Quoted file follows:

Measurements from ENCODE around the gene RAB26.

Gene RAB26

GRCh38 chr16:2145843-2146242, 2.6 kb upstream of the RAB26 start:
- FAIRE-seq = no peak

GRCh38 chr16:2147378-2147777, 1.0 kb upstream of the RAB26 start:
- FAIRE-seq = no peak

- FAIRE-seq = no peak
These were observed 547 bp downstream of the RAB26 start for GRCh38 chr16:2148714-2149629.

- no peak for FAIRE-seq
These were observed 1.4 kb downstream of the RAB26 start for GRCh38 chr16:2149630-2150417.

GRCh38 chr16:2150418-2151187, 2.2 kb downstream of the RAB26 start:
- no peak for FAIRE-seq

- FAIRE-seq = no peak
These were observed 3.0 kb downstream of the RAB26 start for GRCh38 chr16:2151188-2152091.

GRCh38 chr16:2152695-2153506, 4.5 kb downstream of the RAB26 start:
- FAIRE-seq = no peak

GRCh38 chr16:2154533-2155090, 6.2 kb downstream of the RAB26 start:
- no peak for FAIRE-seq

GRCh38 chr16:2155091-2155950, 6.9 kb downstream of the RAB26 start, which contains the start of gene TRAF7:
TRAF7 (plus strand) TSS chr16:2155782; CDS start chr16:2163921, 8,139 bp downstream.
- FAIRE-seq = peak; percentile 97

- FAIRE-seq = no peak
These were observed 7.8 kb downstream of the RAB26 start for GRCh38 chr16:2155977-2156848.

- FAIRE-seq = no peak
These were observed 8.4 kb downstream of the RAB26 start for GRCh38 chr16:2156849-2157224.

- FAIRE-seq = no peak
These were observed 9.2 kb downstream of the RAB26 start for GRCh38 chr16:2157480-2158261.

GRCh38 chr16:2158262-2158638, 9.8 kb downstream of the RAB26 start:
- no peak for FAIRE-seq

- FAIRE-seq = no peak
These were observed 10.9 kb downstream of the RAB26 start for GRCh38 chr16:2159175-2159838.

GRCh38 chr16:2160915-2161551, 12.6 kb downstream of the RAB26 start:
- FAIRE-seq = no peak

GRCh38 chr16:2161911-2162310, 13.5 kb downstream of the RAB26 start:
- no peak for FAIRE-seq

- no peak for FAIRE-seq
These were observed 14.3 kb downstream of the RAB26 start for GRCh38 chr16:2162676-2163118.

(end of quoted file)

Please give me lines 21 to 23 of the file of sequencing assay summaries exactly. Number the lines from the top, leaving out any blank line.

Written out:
- FAIRE-seq = peak; percentile 97

- FAIRE-seq = no peak
These were observed 7.8 kb downstream of the RAB26 start for GRCh38 chr16:2155977-2156848.